6.3 xinitrc

xinit(1) is the program that actually starts X; it is called by startx(1), so you may not have noticed it (and probably don't really need to). Its configuration file, however, determines which programs (including and especially the window manager) are run when X starts up. xinit first checks your home directory for a .xinitrc file. If the file is found, it gets run; otherwise, /var/X11R6/lib/xinit/xinitrc (the systemwide default) is used. Here's a simple xinitrc file:

# $XConsortium: xinitrc.cpp,v 1.4 91/08/22 11:41:34 rws Exp $


# merge in defaults and keymaps

if [ -f $sysresources ]; then
    xrdb -merge $sysresources

if [ -f $sysmodmap ]; then
    xmodmap $sysmodmap

if [ -f $userresources ]; then
    xrdb -merge $userresources

if [ -f $usermodmap ]; then
    xmodmap $usermodmap

# start some nice programs

twm &
xclock -geometry 50x50-1+1 &
xterm -geometry 80x50+494+51 &
xterm -geometry 80x20+494-0 &
exec xterm -geometry 80x66+0+0 -name login

All of those “if” blocks are there to merge in various configuration settings from other files. The interesting part of the file is toward the end, where various programs are run. This X session will begin with the twm(1) window manager, a clock, and three terminals. Note the exec before the last xterm. What that does is replace the currently running shell (the one that's executing this xinitrc script) with that xterm(1) command. When the user quits that xterm, the X session will end.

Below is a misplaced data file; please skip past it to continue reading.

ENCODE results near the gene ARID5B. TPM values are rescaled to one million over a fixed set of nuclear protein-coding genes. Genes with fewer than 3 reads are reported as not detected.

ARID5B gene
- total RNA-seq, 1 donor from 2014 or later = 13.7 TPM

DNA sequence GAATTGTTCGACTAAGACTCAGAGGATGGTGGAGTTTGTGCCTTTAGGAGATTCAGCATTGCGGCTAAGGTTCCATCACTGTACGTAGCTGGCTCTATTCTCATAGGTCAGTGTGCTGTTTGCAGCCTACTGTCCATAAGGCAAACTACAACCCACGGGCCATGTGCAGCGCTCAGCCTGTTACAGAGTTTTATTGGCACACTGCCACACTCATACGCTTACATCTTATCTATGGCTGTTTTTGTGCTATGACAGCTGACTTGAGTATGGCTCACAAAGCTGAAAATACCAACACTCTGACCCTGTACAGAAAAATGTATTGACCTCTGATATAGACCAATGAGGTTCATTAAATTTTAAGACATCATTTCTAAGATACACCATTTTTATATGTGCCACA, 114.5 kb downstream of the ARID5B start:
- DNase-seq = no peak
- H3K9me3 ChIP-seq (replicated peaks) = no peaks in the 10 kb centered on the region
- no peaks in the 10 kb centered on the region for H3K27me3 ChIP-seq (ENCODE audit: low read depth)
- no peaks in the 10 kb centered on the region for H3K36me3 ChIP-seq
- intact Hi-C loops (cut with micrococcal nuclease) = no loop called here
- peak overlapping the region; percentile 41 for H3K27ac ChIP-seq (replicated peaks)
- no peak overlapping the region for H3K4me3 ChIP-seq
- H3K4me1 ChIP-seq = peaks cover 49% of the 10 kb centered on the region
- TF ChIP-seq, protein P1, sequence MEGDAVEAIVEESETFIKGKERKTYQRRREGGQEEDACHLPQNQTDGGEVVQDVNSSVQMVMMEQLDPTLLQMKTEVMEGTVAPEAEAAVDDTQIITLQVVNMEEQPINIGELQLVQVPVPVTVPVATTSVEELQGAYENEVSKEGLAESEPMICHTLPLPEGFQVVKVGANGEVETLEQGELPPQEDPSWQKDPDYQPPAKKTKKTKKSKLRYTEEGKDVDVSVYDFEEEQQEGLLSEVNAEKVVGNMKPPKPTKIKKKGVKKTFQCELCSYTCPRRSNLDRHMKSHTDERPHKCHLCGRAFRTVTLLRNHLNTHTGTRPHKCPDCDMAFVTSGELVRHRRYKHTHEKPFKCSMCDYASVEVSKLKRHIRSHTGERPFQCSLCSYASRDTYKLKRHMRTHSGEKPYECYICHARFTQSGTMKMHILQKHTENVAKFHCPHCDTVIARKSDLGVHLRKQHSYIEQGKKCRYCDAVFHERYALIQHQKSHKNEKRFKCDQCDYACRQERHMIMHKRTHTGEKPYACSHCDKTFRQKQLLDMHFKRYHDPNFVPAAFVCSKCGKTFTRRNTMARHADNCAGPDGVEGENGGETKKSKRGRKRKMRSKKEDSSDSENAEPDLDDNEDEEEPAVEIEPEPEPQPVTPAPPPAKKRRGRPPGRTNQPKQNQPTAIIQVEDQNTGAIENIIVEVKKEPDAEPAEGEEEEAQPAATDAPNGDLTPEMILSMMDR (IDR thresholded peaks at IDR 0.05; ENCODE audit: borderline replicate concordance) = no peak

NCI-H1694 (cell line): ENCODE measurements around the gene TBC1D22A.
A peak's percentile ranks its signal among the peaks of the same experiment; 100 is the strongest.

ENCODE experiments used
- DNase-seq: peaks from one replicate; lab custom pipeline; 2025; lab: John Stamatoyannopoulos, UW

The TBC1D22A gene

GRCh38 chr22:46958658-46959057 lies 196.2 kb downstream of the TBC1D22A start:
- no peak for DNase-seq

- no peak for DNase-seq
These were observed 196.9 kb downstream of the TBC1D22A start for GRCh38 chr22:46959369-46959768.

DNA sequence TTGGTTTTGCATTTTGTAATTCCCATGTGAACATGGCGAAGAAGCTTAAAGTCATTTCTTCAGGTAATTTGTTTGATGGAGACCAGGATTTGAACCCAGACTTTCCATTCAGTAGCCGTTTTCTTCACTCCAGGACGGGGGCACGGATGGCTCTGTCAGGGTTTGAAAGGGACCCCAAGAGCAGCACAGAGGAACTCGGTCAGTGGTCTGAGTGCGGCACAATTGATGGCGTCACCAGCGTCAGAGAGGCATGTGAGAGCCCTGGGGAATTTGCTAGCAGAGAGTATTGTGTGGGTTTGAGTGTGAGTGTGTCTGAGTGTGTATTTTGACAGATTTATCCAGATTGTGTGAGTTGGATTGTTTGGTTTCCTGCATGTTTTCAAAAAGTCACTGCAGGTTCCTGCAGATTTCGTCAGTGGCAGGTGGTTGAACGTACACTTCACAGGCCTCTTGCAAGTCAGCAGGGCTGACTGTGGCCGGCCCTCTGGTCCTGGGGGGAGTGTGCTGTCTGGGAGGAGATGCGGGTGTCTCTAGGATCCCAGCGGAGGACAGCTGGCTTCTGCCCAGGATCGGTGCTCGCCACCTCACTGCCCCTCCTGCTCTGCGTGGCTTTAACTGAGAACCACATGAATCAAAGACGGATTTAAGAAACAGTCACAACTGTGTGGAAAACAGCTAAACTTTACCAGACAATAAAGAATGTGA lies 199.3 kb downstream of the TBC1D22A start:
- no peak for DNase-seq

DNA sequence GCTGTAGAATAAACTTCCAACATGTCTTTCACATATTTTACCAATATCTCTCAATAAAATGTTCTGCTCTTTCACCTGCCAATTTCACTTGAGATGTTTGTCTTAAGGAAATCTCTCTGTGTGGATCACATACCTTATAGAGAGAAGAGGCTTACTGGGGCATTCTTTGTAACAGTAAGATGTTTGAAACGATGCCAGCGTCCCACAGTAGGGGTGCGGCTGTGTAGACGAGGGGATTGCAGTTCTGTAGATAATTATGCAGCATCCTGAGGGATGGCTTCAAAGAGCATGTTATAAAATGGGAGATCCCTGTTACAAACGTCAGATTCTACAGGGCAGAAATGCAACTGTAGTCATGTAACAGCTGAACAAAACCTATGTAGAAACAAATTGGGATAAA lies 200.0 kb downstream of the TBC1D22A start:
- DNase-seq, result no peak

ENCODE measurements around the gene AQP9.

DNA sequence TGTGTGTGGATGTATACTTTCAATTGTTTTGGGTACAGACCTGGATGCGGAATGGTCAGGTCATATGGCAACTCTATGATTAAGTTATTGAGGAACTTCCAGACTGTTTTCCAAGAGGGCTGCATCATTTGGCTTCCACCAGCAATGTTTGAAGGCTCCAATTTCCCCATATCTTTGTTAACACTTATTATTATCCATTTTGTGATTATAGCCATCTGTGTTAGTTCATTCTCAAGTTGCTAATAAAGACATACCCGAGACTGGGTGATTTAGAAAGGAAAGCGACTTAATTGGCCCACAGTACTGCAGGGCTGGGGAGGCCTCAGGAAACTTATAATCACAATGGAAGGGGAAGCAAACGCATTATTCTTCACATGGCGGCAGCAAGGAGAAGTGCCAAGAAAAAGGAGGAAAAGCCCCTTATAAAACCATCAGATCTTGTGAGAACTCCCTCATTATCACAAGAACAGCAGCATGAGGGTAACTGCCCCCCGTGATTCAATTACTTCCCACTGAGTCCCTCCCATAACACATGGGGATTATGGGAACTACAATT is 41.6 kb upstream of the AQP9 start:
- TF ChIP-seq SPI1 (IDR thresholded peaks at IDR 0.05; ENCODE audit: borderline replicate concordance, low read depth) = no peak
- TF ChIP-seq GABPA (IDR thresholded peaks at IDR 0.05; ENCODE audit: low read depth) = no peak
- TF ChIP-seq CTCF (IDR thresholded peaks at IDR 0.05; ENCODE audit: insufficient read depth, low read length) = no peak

To customize your X startup, copy the default /var/X11R6/lib/xinit/xinitrc to ~/.xinitrc and edit it, replacing those program lines with whatever you like. The end of mine is simply:

# Start the window manager:
exec startkde

Note that there are several xinitrc.* files in /var/X11R6/lib/xinit that correspond to various window managers and GUIs. You can use any of those, if you like.